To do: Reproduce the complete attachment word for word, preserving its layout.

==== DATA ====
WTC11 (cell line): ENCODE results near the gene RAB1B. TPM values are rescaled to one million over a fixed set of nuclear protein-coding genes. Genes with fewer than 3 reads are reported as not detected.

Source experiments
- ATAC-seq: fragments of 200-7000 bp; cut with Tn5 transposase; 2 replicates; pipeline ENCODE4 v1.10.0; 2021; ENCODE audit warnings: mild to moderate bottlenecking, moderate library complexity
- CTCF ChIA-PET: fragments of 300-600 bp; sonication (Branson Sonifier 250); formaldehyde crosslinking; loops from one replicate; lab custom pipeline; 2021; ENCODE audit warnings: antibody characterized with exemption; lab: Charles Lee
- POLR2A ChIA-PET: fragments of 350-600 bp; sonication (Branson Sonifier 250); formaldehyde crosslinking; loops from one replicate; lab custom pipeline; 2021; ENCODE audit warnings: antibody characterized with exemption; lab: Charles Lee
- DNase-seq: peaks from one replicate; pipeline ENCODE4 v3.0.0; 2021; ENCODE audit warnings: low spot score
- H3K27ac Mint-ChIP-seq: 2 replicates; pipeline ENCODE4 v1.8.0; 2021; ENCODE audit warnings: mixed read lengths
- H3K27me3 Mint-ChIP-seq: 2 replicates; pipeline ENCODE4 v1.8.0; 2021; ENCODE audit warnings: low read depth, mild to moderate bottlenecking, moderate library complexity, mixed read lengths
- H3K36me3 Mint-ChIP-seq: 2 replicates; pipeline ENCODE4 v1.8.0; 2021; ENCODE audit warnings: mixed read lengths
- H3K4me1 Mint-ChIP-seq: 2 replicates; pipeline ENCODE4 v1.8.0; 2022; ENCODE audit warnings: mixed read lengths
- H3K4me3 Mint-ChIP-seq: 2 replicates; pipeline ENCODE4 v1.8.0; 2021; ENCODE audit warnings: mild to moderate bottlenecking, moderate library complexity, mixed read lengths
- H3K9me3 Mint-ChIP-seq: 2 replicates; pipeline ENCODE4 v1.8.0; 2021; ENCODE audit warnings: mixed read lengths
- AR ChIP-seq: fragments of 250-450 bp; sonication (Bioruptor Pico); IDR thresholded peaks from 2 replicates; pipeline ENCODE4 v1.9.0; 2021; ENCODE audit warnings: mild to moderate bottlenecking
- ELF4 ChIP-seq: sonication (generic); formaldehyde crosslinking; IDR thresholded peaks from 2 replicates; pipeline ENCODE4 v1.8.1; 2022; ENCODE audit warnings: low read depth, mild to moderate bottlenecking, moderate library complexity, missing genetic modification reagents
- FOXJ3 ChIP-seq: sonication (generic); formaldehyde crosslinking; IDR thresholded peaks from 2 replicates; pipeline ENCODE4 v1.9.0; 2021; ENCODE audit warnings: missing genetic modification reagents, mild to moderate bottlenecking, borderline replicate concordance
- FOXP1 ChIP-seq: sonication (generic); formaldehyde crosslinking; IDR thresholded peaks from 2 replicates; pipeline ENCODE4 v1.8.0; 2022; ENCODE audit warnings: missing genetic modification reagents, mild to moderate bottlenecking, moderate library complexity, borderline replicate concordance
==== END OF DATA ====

WTC11 (cell line): ENCODE results near the gene RAB1B. TPM values are rescaled to one million over a fixed set of nuclear protein-coding genes. Genes with fewer than 3 reads are reported as not detected.

Source experiments
- ATAC-seq: fragments of 200-7000 bp; cut with Tn5 transposase; 2 replicates; pipeline ENCODE4 v1.10.0; 2021; ENCODE audit warnings: mild to moderate bottlenecking, moderate library complexity
- CTCF ChIA-PET: fragments of 300-600 bp; sonication (Branson Sonifier 250); formaldehyde crosslinking; loops from one replicate; lab custom pipeline; 2021; ENCODE audit warnings: antibody characterized with exemption; lab: Charles Lee
- POLR2A ChIA-PET: fragments of 350-600 bp; sonication (Branson Sonifier 250); formaldehyde crosslinking; loops from one replicate; lab custom pipeline; 2021; ENCODE audit warnings: antibody characterized with exemption; lab: Charles Lee
- DNase-seq: peaks from one replicate; pipeline ENCODE4 v3.0.0; 2021; ENCODE audit warnings: low spot score
- H3K27ac Mint-ChIP-seq: 2 replicates; pipeline ENCODE4 v1.8.0; 2021; ENCODE audit warnings: mixed read lengths
- H3K27me3 Mint-ChIP-seq: 2 replicates; pipeline ENCODE4 v1.8.0; 2021; ENCODE audit warnings: low read depth, mild to moderate bottlenecking, moderate library complexity, mixed read lengths
- H3K36me3 Mint-ChIP-seq: 2 replicates; pipeline ENCODE4 v1.8.0; 2021; ENCODE audit warnings: mixed read lengths
- H3K4me1 Mint-ChIP-seq: 2 replicates; pipeline ENCODE4 v1.8.0; 2022; ENCODE audit warnings: mixed read lengths
- H3K4me3 Mint-ChIP-seq: 2 replicates; pipeline ENCODE4 v1.8.0; 2021; ENCODE audit warnings: mild to moderate bottlenecking, moderate library complexity, mixed read lengths
- H3K9me3 Mint-ChIP-seq: 2 replicates; pipeline ENCODE4 v1.8.0; 2021; ENCODE audit warnings: mixed read lengths
- AR ChIP-seq: fragments of 250-450 bp; sonication (Bioruptor Pico); IDR thresholded peaks from 2 replicates; pipeline ENCODE4 v1.9.0; 2021; ENCODE audit warnings: mild to moderate bottlenecking
- ELF4 ChIP-seq: sonication (generic); formaldehyde crosslinking; IDR thresholded peaks from 2 replicates; pipeline ENCODE4 v1.8.1; 2022; ENCODE audit warnings: low read depth, mild to moderate bottlenecking, moderate library complexity, missing genetic modification reagents
- FOXJ3 ChIP-seq: sonication (generic); formaldehyde crosslinking; IDR thresholded peaks from 2 replicates; pipeline ENCODE4 v1.9.0; 2021; ENCODE audit warnings: missing genetic modification reagents, mild to moderate bottlenecking, borderline replicate concordance
- FOXP1 ChIP-seq: sonication (generic); formaldehyde crosslinking; IDR thresholded peaks from 2 replicates; pipeline ENCODE4 v1.8.0; 2022; ENCODE audit warnings: missing genetic modification reagents, mild to moderate bottlenecking, moderate library complexity, borderline replicate concordance